Carstens defends step to “collaborate with growth”
Mexican central bank governor reaffirms inflation-targeting mandate while defending action to help country´s economic trajectory
Mexico's central bank governor Agustín Carstens has
defended what he said was a decision to "collaborate with
growth" in an unexpected 50bp rate cut that took markets by
surprise in June.
|Mexican central bank governor Agustín
Source: Banco de México
"If we can collaborate with growth, without affecting the
compliance of our mandate, we will do so," he said in an
interview with LatinFinance in his office in Mexico
City. "We believe we can converge to the 3% inflation objective
at the beginning of 2015 with a [base] rate of 3%."
After the cut, which brought the base rate to a historic low
of 3%, some private sector economists wondered whether growing
impatience in Mexico with low growth under the reformist
government of President Enrique Peña Nieto may have
played a role.
But Carstens was quick to reaffirm the inflation-targeting
mandate of the central bank. "The triggering of the action was
not growth. The triggering of the action was [the question of]
how could we converge to our inflation objective" he said.
"We take [growth] into account as long as [it] effects the
inflation trajectory. Our main mandate is inflation, it's not
Banxico's credibility in markets had been maintained, he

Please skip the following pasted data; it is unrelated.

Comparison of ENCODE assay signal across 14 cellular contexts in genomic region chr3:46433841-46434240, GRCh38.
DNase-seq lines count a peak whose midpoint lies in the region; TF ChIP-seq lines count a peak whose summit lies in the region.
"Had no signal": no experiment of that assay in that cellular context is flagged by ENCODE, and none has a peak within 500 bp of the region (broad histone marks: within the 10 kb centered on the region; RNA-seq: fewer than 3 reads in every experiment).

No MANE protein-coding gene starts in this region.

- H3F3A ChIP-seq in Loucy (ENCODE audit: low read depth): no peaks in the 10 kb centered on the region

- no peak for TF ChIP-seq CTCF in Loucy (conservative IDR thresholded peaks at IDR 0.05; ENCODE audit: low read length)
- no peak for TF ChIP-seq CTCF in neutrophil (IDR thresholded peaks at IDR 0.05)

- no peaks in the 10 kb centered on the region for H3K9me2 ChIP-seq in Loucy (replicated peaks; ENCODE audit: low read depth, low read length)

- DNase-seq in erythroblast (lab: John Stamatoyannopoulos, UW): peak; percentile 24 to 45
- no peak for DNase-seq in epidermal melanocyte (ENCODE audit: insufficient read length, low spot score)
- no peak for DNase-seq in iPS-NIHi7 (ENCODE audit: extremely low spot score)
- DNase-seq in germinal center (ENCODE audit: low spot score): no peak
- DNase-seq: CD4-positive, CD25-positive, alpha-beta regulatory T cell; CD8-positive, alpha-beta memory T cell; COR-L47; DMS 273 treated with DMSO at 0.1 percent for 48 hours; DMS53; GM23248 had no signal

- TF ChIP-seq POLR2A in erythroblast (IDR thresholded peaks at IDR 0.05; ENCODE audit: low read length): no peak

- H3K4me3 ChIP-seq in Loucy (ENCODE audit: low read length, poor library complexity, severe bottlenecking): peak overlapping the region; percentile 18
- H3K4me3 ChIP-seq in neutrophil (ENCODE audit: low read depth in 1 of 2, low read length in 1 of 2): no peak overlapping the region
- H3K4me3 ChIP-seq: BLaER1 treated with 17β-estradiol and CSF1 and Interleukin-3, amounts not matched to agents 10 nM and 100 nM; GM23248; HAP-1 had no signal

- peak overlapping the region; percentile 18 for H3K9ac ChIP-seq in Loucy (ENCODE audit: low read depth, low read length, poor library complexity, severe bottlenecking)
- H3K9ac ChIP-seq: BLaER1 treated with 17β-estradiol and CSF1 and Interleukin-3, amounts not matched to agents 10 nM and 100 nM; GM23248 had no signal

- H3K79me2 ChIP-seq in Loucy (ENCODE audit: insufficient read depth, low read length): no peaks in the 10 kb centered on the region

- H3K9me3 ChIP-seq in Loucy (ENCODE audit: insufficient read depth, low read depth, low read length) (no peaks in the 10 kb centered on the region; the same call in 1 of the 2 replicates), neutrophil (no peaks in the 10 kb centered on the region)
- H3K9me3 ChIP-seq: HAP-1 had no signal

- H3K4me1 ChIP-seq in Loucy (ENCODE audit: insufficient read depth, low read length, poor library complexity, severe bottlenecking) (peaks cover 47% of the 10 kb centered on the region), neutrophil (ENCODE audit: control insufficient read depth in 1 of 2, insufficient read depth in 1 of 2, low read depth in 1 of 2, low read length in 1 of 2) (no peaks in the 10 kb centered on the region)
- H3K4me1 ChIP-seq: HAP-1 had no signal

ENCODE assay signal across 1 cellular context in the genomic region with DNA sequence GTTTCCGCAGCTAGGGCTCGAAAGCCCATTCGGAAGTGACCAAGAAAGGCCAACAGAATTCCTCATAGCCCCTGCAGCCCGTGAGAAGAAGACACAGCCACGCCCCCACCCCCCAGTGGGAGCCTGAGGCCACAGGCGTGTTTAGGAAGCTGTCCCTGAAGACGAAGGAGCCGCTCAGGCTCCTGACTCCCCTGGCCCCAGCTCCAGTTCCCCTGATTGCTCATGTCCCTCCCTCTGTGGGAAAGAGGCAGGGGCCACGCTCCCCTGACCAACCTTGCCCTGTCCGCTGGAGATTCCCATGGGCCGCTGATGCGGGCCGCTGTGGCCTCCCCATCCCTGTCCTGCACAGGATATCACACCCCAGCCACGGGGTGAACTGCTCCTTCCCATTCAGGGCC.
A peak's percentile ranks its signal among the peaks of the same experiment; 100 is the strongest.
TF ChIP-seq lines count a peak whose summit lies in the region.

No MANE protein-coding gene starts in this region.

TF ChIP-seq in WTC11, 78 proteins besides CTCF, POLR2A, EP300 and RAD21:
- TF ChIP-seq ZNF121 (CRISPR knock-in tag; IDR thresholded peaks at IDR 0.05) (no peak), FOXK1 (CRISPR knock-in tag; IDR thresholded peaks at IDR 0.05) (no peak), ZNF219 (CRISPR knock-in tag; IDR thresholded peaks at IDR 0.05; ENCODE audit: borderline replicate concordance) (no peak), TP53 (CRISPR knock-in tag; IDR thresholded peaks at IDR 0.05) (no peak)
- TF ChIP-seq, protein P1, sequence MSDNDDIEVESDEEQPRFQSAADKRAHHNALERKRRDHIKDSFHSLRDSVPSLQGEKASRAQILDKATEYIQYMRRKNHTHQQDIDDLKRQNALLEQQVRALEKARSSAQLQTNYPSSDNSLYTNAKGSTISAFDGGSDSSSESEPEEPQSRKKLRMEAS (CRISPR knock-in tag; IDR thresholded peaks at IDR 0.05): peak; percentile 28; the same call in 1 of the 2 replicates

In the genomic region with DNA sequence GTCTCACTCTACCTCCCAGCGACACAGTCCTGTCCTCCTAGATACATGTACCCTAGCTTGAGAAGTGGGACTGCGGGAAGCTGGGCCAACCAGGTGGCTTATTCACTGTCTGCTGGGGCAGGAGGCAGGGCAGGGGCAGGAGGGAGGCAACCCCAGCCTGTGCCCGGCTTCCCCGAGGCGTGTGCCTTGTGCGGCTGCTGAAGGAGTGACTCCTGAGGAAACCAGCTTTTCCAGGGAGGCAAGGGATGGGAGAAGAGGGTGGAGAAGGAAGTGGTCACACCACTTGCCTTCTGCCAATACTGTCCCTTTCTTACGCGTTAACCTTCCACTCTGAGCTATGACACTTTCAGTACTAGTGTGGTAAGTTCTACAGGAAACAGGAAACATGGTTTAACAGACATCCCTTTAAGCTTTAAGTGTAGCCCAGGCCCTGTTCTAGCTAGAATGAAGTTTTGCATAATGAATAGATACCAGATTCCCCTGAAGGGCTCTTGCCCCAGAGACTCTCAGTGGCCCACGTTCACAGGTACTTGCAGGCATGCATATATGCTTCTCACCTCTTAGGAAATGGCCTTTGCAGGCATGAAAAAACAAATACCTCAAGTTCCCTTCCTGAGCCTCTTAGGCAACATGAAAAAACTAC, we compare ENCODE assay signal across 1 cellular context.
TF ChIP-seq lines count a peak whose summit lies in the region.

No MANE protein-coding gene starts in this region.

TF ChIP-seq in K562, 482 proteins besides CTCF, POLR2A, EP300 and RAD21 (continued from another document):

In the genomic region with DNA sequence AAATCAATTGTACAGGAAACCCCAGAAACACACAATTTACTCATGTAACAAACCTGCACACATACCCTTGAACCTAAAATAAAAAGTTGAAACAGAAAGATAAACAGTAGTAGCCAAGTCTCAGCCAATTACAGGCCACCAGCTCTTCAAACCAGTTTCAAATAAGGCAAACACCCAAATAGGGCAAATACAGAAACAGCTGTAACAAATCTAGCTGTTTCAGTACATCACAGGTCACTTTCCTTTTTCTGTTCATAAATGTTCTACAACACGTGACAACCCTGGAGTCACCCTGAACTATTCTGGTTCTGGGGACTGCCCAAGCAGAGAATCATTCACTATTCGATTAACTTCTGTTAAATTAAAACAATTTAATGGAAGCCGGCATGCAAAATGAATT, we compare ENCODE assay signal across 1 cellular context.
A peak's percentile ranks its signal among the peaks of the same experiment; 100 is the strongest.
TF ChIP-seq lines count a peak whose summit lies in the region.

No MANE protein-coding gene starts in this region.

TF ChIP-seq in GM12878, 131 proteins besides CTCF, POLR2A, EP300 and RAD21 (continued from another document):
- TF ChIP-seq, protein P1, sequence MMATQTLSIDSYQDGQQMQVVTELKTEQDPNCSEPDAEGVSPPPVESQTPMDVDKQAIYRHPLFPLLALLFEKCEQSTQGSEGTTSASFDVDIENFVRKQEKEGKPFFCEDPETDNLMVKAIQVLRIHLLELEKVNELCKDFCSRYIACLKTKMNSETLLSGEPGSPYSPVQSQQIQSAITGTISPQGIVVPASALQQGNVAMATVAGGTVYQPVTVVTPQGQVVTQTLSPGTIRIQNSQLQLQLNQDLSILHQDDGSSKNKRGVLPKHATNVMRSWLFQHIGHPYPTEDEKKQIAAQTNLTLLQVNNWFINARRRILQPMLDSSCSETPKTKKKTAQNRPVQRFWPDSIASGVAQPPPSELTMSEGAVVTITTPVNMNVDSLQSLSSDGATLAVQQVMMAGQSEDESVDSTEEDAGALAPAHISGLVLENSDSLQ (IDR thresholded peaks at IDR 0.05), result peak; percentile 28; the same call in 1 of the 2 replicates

"Inflation expectations were anchored, are still anchored,
and we are on our way to converge to the 3% inflation
objective," he said.
The inflation rate had fallen to 3.875%, from over 4% at the
beginning of the year, partly due to the end of one-off effects
from government fiscal measures.
Inflation would fall further early next year as the state
moves towards a new fuel pricing policy, meaning smaller
increases in domestic fuel prices, he said.
"We saw this perspective for inflation, and at the same time
we realized that we had a rate of growth below our potential,
and that our output gap was negative. That allowed us to
realize that we could converge to the 3% objective, with a
lower rate of interest. That's why we acted: we believed that
we could hit our target, on a lower rate of interest."
Nevertheless, developments in June and July "ratified the
fact that it would be difficult for us to reduce interest rates
further in the near future", he said. "It's less likely now."